By: Connor Lenahan
I am getting way too old to to go see animated movies. When you’re a 20 year old walking into a Disney film there better be a great reason. I mean, it’s one thing if it’s a connection straight to your childhood, like Monsters University, but seeing a brand new story is a bit odd. At least, this was my thought before this weekend.
When I went to go see the superb Guardians of the Galaxy this past Sunday I was greeted with a trailer for something I had never heard of before. This project, Big Hero 6, was the latest from Disney. Simply by seeing the Magic Kingdom pop up it was apparent this movie would be good.
Nothing in this trailer matters except for the giant, white balloon man. Surely he has a name, but I don’t care too look it up. Why? because I’m laughing too hard at everything he does. Nothing makes me laugh harder than over-innocence. That’s why Ralph Wiggum will always be hilarious.
The second I heard him say “I am not fast” robotically for the first time I lost it. I almost jumped out of my chair I was laughing so hard. I couldn’t contain myself as he repaired leaks in his body. When he slurs “we jumped out a WINDOW” I was on the verge of tears. And when he hold his “hairy baby” I knew that Big Hero 6 was destined to win every single Oscar this year. It’s perfect.
I don’t care that there will be plenty of confused adults wondering why a bearded man is seeing Big Hero 6 alone while eating Reese’s Pieces at a furious clip. I need to see this movie. This is all I want.
Connor Lenahan (@ConnorLenahan) is a sophomore at Boston University, majoring in journalism.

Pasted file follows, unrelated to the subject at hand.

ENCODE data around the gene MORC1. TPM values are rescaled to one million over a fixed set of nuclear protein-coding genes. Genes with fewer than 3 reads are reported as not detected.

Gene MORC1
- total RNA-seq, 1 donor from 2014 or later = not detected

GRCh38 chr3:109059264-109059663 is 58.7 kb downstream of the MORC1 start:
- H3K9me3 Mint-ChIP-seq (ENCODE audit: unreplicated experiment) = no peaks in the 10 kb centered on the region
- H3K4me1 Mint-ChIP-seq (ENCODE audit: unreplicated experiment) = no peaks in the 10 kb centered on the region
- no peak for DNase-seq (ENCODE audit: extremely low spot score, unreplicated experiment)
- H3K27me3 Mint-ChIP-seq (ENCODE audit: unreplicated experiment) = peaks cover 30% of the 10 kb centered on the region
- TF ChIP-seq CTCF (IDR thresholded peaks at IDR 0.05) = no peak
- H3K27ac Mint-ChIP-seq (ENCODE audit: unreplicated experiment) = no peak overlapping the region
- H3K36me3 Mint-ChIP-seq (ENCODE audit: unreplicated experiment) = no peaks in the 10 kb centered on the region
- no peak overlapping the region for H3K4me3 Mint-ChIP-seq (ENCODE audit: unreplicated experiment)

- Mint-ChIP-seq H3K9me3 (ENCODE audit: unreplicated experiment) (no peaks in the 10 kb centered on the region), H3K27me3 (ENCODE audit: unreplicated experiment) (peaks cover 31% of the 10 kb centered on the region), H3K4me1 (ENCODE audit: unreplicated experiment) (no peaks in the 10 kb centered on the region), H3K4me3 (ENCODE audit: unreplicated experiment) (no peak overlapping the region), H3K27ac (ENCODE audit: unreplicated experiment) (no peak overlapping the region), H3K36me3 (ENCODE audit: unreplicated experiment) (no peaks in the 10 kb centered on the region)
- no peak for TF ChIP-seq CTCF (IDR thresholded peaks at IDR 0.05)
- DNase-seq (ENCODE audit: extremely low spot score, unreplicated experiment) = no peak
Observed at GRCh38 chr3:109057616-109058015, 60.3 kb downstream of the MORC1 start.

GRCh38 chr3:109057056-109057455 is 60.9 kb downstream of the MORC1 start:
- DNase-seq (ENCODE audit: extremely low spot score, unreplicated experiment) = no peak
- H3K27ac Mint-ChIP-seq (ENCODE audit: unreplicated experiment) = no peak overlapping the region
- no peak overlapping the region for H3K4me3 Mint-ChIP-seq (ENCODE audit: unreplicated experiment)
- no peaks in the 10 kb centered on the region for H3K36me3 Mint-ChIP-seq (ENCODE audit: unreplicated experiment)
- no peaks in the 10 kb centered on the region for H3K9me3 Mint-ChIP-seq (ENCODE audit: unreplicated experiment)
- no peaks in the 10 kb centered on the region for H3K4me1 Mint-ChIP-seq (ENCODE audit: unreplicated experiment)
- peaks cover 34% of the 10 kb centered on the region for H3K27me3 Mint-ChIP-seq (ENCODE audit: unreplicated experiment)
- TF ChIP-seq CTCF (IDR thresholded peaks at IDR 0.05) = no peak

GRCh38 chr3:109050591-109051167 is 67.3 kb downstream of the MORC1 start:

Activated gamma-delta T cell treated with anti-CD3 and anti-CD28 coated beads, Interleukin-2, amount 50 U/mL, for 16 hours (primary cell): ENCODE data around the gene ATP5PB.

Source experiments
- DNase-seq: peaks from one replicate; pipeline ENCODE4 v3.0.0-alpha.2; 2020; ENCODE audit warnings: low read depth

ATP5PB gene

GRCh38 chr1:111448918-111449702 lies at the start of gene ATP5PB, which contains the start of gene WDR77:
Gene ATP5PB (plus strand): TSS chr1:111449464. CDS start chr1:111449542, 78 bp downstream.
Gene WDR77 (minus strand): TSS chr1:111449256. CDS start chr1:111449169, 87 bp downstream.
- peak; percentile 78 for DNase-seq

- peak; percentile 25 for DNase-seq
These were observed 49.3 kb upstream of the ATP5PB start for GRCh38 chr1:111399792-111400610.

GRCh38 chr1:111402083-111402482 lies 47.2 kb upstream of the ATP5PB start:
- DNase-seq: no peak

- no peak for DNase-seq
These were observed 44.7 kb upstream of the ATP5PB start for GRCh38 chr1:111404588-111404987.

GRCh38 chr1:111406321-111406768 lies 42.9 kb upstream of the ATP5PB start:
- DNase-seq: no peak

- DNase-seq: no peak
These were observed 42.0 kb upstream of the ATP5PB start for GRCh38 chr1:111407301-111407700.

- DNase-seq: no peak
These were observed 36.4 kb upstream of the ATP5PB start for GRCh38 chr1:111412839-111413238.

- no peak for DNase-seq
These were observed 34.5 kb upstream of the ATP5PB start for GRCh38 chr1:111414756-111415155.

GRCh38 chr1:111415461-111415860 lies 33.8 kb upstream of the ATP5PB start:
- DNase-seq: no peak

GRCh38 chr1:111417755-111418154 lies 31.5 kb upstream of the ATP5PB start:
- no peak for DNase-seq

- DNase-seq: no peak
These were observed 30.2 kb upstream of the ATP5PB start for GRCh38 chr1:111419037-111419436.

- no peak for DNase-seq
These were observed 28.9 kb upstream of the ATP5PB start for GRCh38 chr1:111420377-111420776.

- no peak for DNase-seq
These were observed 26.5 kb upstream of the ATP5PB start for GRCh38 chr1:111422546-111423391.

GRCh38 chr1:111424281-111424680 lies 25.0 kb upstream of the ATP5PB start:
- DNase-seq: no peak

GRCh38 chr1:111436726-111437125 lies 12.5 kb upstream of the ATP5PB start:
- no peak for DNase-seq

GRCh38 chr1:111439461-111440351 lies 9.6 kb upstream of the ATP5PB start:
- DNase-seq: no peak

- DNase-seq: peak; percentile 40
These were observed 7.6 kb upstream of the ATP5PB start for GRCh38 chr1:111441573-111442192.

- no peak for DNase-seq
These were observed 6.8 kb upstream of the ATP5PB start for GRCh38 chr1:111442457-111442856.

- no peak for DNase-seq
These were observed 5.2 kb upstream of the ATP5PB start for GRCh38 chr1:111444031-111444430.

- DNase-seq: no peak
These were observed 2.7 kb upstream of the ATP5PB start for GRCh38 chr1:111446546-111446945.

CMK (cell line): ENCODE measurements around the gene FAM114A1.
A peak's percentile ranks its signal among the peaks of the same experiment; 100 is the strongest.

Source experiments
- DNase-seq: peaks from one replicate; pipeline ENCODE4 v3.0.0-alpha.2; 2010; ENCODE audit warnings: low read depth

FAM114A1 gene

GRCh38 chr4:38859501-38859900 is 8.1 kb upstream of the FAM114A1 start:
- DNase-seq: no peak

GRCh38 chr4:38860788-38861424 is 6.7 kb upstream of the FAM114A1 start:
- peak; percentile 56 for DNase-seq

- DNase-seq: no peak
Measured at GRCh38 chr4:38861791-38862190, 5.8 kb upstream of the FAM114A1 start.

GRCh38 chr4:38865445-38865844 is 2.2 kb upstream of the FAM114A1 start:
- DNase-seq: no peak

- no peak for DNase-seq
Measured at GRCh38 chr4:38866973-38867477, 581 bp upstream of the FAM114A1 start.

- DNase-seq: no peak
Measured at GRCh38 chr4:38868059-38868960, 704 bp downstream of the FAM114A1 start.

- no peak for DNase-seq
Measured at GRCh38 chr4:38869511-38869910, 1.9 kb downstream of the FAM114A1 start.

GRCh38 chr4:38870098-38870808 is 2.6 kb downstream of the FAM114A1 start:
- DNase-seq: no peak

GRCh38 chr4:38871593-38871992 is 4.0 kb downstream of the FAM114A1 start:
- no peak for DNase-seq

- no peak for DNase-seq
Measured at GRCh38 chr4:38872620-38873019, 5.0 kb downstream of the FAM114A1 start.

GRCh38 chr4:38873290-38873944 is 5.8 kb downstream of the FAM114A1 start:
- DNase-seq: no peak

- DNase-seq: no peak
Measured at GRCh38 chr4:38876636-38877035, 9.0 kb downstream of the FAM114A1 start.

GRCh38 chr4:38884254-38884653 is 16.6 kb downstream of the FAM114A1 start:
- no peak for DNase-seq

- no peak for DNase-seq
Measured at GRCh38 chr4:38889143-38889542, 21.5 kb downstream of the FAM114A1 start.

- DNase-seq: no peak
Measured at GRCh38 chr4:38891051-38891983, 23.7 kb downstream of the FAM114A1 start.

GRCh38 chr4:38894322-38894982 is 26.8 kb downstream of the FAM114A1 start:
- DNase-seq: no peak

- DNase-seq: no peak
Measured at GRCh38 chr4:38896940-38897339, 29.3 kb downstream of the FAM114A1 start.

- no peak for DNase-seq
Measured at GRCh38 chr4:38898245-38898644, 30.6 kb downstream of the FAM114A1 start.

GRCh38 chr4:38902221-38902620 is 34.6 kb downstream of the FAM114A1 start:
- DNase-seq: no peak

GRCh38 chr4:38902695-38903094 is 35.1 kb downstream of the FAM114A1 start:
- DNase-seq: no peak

I find that what you say in the beginning of your article particularly ignorant: “When you’re a 20 year old walking into a Disney film there better be a great reason.” Is wanting to enjoy a quality film a good enough reason for you? There is a lot of garbage in animation (Planes, the Shrek films after the second, Shark Tale, etc.), but there are also a lot of animated films that I would consider masterpieces. Plot, symbolism, character development, and cinematography are all points that people use to analyze films, and those are all present in animation as well, even down to the camera work (this is especially prevalent in Pixar movies, and to an extent in Dreamworks). Can you honestly tell me that Toy Story was just a silly movie about some toys running around and did not at all discuss the concept of knowing when to lead and when to just be part of the group with the dynamic between Woody and Buzz? Or that Shrek was some cracked up fairy tale and did not break down the archetypes so common to fairy tales with things such as an ogre being the hero or the ‘powerful’ villain being a short man who has no ability to fend for himself? Or that the LEGO Movie is just a glorified version of a fifth grader’s stop motion animation project and doesn’t represent the homogenization of media? If you’ve written off these movies as being “for kids” then I feel bad for you. Do yourself a favor, and watch Up, watch the Incredibles, and don’t assume that just because it’s animated that it’s “only for kids.” A great animated movie has the power to entertain and speak to everyone. Also, I primarily used Pixar/Dreamworks/Big Studio films in my examples, but there is also great independent animation work, especially shorts.